The Smithsonian Institution’s Archives of American Art has announced the recipients of The Lawrence A. Fleischman Award for Scholarly Excellence in the Field of American Art History and the Archives of American Art Medal. These annual awards, the Archives of American Art’s highest honors, recognize individuals who have made transformative contributions in the field of American art. Ruth Fine, retired curator of special projects in modern art at the National Gallery of Art in Washington, D.C., will receive The Lawrence A. Fleischman Award for Scholarly Excellence in the Field of American Art History, established in 1998 by Trustee Emerita Barbara G. Fleischman as a tribute to her late husband, who co-founded the Archives of American Art in 1954. The Keith Haring Foundation, dedicated to advancing the artistic and philanthropic legacy of Keith Haring, and artist, educator and activist Jaune Quick-to-See Smith, will receive the Archives of American Art Medal. The 2023 honorees will be presented with their awards at the ticketed Archives of American Art gala to be held in New York City’s Rainbow Room Oct. 24.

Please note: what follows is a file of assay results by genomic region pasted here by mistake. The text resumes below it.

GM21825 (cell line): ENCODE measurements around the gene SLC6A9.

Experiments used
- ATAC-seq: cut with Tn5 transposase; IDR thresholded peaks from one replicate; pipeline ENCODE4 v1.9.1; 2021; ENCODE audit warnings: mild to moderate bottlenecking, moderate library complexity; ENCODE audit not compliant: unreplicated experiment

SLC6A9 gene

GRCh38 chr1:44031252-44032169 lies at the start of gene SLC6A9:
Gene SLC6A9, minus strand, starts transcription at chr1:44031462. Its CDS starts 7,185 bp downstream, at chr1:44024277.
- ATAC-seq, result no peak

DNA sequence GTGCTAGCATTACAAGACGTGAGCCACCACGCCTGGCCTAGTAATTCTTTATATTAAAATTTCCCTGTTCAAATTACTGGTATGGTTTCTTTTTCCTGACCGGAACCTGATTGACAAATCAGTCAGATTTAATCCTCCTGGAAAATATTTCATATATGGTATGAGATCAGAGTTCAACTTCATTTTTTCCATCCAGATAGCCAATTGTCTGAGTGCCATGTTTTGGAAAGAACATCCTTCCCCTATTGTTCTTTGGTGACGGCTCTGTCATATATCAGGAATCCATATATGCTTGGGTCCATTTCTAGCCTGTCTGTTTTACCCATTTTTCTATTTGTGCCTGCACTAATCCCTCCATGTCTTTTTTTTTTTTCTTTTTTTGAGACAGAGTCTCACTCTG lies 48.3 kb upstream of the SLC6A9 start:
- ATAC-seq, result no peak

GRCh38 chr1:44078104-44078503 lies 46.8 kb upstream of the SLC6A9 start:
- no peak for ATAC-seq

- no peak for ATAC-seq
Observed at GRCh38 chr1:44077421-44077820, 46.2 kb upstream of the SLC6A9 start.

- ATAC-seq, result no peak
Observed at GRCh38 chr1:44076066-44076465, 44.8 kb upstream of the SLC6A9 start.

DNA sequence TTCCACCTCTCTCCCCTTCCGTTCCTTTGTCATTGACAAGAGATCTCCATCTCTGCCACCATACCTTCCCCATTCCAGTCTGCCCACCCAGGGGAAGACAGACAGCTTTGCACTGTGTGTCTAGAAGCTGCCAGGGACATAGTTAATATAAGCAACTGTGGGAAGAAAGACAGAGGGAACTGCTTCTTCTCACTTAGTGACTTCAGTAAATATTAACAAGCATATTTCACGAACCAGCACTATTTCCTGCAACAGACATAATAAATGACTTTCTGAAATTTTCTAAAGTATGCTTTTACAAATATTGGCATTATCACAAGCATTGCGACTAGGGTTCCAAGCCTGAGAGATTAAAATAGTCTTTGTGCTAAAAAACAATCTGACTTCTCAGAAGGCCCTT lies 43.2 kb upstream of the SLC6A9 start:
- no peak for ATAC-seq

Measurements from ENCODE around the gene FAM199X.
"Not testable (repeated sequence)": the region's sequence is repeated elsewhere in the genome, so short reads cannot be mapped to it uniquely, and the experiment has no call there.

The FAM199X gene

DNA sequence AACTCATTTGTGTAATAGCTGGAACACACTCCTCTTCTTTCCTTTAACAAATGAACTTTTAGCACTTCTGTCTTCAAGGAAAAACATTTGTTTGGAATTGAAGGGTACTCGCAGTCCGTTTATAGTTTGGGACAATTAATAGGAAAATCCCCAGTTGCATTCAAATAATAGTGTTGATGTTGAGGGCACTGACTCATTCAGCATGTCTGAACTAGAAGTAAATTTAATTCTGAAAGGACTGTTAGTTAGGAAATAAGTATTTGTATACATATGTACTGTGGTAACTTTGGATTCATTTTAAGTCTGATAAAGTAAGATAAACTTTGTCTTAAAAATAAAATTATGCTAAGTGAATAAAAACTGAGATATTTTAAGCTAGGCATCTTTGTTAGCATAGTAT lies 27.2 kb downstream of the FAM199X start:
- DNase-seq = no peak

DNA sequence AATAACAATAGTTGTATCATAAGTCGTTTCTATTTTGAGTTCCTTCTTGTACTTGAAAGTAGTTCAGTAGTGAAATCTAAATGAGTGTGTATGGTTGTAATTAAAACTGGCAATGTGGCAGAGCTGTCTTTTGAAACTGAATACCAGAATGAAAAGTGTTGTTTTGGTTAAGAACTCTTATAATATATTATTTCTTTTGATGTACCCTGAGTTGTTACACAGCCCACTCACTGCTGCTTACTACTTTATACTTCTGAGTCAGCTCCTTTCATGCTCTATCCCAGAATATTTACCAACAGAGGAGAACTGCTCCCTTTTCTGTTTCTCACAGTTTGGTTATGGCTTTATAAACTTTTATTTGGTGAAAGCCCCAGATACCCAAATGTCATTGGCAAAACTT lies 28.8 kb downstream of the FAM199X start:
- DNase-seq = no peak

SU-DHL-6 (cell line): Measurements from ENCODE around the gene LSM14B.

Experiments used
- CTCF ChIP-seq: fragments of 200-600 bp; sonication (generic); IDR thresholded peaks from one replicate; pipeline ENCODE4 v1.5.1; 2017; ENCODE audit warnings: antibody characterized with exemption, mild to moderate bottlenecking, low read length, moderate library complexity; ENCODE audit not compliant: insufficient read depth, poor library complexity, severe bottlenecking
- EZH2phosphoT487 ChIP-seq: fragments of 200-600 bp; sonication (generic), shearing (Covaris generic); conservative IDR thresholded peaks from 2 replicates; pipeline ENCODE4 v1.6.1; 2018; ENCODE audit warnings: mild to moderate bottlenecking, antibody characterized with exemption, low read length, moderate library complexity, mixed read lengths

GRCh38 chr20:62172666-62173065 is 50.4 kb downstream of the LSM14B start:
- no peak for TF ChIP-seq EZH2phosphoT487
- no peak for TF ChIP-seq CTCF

“We are delighted to recognize these three honorees for their contributions to art and society,” said Anne Helmreich, director of the Archives of American Art. “Each honoree has spent their career demonstrating the vital contributions the arts make to national, indeed, global conversations, by making important stories accessible and approachable for the public, advocating for equity and social justice, and expanding representation in the arts. They have all done phenomenal, unprecedented work, and we look forward to honoring them.”
About Ruth Fine